• Japp's OTR

What Happened to the "Most Magnificent Library in the Country"?


Photo from the Collection of the Cincinnati and Hamilton County Public Library.


English writer Walter Savage Landor once divulged, “Nothing is pleasanter than exploring a library.” Over the last few months, we have spent a lot of time in the library, further exploring the history of Japp’s, Main Street/OTR, and Cincinnati so we can share neat anecdotes for #HistoricalThursday and better understand how we got to where we are today. Our experiences at the library have been nothing short of “pleasant.” We have had an absolutely fabulous time working with the incredibly kind and helpful staff of the Cincinnati Public Library, Cincinnati History Library, Mercantile Library, and more. Today, we’re stepping back in time to showcase the beautiful, elaborate “Old Main” Public Library of Cincinnati and Hamilton County.


The Cincinnati Public Library’s roots can be traced back to a private subscription library that started in 1802. In 1853, the Ohio Common Schools Act was passed, which set aside provisions for funding a public library. On March 14 of that year, the Cincinnati Public Library was born.

Stone heads of William Shakespeare, Benjamin Franklin, and Jon Milton guarded the front entrance of the Old Main Public Library. Photos from the Collection of the Cincinnati and Hamilton County Public Library.


The public library would be relocated many times in the early 19th century before landing on a more permanent home. The Library Board purchased the Truman Handy's Opera House Project for $83,000, and in 1874, the “Old Main” Public Library was completed at 629 Vine Street.


Cincinnati architect J. W. McLaughlin was tapped to complete the project's interior design. McLaughlin was an American Civil War veteran who served in the Union Army. He practiced under prominent architect James Keys Wilson and worked on jobs including the Cincinnati Zoo, Hamilton County Courthouse, the original Cincinnati Art Museum Building, and other popular department stores downtown.


Originally intended to be an opera house, which lost funding prior to completion, the project cost $383,594.53 (around $7 million today). It was ornate and magnificent in nature, looking more like a cathedral than a public library. Stone heads of William Shakespeare, Benjamin Franklin, and John Milton guarded the front entrance. Towering four floors high, the library opened up to a vast atrium with a skylight that contained five cast-iron alcoves of books, checkered marble floors, and spiral staircases. The library held up to 300,000 books in its collection.


The library was well-staffed and kept. It boasted expansive reading rooms with beautiful works of art, spacious reading desks, and shelves of rare and unique manuscripts. There was a children's room for young kids to read and learn. Employees of the library included those in charge of retrieving requested books, patrolling the library, and training other librarians.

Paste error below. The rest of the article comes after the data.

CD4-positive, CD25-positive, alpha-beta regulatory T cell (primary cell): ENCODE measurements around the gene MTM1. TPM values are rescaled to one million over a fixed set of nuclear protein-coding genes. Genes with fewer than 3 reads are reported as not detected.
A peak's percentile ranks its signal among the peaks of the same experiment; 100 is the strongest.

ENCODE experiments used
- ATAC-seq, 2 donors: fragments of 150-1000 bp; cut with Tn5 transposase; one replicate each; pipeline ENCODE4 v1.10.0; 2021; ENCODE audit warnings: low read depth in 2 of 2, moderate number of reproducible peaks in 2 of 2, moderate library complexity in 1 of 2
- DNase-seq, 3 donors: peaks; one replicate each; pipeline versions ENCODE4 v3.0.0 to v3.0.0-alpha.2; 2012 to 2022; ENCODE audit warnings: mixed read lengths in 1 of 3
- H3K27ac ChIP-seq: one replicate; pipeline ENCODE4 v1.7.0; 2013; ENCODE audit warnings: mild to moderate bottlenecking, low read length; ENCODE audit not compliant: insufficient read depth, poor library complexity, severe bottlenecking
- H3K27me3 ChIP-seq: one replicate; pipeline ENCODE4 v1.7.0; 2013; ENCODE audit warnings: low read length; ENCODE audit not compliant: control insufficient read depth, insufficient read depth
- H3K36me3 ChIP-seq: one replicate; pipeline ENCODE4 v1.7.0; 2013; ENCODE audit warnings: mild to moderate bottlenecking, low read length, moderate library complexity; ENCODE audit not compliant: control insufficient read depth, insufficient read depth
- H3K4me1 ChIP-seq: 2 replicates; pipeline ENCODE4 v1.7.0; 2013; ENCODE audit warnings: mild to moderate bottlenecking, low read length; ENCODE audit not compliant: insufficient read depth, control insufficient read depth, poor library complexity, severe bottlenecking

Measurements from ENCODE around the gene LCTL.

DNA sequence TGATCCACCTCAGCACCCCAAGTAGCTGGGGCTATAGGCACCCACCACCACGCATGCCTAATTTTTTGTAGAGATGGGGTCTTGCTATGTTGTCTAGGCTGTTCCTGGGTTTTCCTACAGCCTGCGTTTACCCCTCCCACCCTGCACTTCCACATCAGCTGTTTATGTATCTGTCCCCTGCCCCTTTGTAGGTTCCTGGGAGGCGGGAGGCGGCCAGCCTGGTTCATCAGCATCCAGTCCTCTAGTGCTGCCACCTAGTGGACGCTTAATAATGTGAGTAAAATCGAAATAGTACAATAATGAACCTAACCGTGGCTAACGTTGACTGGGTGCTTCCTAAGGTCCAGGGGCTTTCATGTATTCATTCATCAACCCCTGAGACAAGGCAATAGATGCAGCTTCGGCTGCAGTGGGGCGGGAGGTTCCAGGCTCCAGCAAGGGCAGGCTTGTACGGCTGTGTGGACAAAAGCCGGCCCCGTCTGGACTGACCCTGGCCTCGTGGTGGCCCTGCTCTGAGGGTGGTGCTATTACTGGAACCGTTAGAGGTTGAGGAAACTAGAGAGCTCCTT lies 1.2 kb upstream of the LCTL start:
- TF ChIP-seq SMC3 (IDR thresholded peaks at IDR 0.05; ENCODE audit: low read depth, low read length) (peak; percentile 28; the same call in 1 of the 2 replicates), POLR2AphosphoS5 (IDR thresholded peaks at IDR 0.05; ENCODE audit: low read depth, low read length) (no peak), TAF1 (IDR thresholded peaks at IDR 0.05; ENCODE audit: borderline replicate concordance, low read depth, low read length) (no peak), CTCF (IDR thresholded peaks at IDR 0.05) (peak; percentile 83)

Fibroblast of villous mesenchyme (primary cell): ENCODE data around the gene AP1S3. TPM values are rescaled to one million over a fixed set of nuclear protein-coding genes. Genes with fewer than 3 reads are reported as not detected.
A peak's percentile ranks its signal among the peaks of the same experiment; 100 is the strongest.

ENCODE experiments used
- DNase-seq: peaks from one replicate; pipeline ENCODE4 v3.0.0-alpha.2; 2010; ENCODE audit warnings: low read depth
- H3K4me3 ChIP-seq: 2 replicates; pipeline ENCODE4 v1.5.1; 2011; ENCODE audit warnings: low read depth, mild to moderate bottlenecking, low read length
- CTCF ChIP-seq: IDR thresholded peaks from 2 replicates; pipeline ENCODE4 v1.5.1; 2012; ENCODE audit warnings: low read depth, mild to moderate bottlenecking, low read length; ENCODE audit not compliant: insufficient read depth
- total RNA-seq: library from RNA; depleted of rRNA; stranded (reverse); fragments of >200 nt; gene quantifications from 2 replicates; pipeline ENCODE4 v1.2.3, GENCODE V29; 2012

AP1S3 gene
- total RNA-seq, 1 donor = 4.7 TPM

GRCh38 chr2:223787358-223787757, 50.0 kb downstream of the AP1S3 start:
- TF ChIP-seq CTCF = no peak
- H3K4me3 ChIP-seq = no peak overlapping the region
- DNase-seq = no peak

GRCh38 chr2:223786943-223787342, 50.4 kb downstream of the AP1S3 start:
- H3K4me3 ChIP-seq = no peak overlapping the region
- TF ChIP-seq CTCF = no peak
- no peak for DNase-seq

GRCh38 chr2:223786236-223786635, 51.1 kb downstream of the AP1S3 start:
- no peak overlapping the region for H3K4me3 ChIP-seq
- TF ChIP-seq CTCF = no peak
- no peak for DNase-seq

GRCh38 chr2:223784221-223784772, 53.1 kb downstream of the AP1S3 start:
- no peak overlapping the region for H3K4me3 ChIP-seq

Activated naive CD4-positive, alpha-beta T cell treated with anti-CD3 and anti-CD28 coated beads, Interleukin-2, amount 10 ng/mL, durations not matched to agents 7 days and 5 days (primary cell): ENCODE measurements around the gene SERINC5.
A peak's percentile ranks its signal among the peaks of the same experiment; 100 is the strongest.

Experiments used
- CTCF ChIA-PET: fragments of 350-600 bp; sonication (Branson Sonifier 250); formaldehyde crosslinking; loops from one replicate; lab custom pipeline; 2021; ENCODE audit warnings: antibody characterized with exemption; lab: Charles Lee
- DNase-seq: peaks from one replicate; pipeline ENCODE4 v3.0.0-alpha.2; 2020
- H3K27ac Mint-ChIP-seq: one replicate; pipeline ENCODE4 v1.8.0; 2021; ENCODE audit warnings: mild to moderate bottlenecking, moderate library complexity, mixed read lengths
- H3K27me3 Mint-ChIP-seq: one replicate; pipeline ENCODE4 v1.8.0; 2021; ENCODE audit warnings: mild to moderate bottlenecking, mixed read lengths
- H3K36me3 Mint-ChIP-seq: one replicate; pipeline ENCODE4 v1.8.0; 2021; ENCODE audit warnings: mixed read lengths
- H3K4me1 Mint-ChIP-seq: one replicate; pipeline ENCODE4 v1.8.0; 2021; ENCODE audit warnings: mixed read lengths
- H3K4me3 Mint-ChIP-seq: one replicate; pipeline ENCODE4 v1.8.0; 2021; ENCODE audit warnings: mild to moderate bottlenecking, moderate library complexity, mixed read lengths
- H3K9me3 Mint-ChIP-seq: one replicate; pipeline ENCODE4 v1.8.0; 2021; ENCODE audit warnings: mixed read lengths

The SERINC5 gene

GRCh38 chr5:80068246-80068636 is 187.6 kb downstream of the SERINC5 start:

Photos from the Collection of the Cincinnati and Hamilton County Public Library.


Reflecting back on this magnificent place, it’s hard to believe that anyone would want to tear it down. However, by the mid-20th century, it was not even a dispute. Talks for a new library began in the 1920s when the Public Library’s book collection started outgrowing the building's capacity. Books were placed on unreachable shelves, the 19th-century ventilation system was not cooperating, paint was peeling off the walls, and embellishments did not withstand the test of time. Though the original building was considered modern when it was built, with central heating and an elevator, financial woes, overcrowding, and neglect in its final years led to the demise of what was once the "most magnificent library in the country."

A photograph depicts workers moving books from the Old Main Public Library in 1955. Photos from the Collection of the Cincinnati and Hamilton County Public Library.


In 1944, voters approved a bond measure to create a new central library. Eleven years later, the new, contemporary library opened up in January 1955. Removing the books from the old library to their new home on the corner of 8th and Vine took three weeks. There were 1.25 million volumes that were transferred between locations. Beyond the multitude of books, photos, and historical collections, the only remnants of the Old Main library are the three busts of Shakespeare, Franklin, and Milton that once graced the main entrance of the historic hub.


The building was sold in 1955 to Leymon Corp for about $100,000 today, and by June of the same year, it was demolished. Today, an office building and a parking garage can be found in the spot of the old library.


Image from the demolition of the Old Main library in 1955. Photos from the Collection of the Cincinnati and Hamilton County Public Library.

31 views0 comments